Saturday, June 6, 2009

Circus City Metric Century

Alex and I rode the Circus City Metric Century in Peru, IN today. It was a beautiful day, with temps starting in the low 50's and steadily climbing into the low 70's by the time we finished the ride. Alex rode the 34 mile route and I rode the 64 mile route.

All distances follow the Nickel Plate Trail, a rail-trail. Here's near the northern terminus (for now) in Peru. Eventually it will be extended north to Rochester.

In many places on the trail, trees have grown up on both sides, shielding trail users from wind and sun. I could have used just a little more sun at this early point in the ride - it was chilly in the woods.

Toward the southern end of the trail, the trail opens up and endless vistas of farmland return.

After completing 17 miles, the route returns to the roads. Once we got to the 37 mile point, we toured around the Mississinewa Reservoir. The reservoir is one of three reservoirs constructed in the 1960's by the US Army Corps of Engineers in the upper Wabash Valley to help alleviate flooding downstream. This is what I rode through for the next 18 miles. It was really peaceful.

Toward the end of the ride we rode across the dam - this is the primary outlet for the lake.

On the other side of the dam, I saw these turkey vultures cruising low over the new-mown grass. That dam grass! Must have been a dead rabbit or some other critter in there. Well, you know what they say, "If you can't soar with the eagles, maybe you can still fly with the buzzards". That pretty much sums up my outlook on life.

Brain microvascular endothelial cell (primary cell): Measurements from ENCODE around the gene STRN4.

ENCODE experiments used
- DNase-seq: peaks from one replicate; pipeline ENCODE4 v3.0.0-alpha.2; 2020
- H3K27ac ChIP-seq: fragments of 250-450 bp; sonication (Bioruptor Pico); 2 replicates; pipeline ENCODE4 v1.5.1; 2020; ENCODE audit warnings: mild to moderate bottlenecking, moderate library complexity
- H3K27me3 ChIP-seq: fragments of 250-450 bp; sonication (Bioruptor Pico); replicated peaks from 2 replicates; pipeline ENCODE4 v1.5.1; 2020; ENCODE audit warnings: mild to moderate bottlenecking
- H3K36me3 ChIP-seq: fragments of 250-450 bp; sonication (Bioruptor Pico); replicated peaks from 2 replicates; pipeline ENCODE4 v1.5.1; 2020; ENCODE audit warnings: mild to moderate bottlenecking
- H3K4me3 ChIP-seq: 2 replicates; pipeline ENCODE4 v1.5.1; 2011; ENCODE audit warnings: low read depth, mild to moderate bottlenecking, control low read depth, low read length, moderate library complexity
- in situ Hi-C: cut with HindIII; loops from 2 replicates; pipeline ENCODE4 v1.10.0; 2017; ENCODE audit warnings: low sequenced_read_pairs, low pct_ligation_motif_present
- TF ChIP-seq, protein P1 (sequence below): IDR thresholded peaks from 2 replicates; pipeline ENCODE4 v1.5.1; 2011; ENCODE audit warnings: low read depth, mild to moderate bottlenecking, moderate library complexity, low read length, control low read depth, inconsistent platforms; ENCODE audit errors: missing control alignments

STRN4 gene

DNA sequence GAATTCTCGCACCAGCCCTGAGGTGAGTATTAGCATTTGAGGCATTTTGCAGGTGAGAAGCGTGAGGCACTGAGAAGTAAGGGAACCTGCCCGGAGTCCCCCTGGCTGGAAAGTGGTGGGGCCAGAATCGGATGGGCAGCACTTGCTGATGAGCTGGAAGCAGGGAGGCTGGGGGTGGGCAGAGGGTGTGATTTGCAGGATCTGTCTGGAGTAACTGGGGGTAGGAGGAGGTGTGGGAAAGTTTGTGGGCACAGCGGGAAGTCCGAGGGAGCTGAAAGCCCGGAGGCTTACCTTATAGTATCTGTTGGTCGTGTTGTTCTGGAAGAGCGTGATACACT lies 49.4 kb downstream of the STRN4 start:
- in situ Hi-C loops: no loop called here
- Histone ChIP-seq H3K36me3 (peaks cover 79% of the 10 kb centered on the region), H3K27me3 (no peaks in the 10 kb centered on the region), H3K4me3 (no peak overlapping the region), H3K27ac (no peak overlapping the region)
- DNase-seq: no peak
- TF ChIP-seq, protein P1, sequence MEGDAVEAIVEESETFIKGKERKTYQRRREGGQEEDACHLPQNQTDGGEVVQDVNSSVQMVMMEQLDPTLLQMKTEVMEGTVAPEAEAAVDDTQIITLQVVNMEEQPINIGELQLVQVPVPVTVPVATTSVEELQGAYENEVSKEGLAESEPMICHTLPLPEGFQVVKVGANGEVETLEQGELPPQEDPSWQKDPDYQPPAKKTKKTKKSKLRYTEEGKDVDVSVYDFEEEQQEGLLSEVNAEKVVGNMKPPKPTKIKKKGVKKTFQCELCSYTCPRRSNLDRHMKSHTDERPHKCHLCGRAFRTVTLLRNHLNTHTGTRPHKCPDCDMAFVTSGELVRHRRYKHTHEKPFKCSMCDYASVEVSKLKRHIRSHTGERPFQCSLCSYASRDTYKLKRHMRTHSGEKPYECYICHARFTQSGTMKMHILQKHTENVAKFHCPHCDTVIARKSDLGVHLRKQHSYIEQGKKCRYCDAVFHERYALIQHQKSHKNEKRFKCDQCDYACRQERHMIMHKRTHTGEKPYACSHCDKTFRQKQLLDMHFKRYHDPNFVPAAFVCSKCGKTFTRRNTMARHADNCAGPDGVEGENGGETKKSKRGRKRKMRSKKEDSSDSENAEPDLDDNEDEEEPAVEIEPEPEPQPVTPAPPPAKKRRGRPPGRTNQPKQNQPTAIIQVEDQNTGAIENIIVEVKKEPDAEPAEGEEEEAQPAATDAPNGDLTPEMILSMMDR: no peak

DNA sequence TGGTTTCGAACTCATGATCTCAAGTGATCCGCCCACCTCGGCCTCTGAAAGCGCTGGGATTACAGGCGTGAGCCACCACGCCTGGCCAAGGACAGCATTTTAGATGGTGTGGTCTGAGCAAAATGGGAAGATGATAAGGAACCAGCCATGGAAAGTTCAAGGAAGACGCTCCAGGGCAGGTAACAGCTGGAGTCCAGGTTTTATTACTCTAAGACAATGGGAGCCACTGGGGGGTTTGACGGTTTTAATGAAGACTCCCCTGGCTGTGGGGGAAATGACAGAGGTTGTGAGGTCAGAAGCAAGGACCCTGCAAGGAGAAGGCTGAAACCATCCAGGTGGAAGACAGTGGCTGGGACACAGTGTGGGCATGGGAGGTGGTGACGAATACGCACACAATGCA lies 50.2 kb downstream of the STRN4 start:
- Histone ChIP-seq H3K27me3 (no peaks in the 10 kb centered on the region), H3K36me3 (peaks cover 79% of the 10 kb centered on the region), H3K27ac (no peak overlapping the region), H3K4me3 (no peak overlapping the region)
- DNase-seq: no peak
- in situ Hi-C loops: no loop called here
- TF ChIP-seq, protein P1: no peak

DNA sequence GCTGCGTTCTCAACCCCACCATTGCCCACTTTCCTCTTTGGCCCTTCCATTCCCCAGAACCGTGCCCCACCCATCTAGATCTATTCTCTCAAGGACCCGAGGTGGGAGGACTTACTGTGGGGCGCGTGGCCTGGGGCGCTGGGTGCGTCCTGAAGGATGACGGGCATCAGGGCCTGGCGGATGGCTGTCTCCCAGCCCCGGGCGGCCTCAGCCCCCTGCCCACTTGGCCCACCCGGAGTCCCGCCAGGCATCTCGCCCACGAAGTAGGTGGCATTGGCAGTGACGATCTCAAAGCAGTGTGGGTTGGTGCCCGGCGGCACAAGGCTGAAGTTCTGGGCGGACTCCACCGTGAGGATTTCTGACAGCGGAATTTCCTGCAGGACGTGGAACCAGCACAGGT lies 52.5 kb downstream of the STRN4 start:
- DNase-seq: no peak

It was a great ride. Someday when the Nickel Plate Trail is completed to Rochester, we'd like to come over to ride the whole 40 mile route.

Happy riding!


Ben said...

Dang.. that trail looks amazing. You know, that weather is the perfect kind - I love the chilly morning to wake you up and get the blood flowing, then warming up just enough that it lets your legs shrug off the cold and enjoy it.

Jon said...

That looks like a pleasant ride, indeed.

My dad retired from the Corps of Engineers, a few years ago, and was active in the 1960s dam building in Tennessee and Kentucky. Oddly, I always feel a bit of pride when I see the Corps flag flying at the dams.

Big Oak said...

The Corps did a tremendous amount of work throughout the country and they still are active. The focus has changed from building dams for flood control in this area to enforcing the Clean Water Act, and working to keep Toledo Harbor dredged.

Mike J said...

That looks like a great ride. Rail-Trails are great. No worries about cars at all. Sounds like my kind of ride!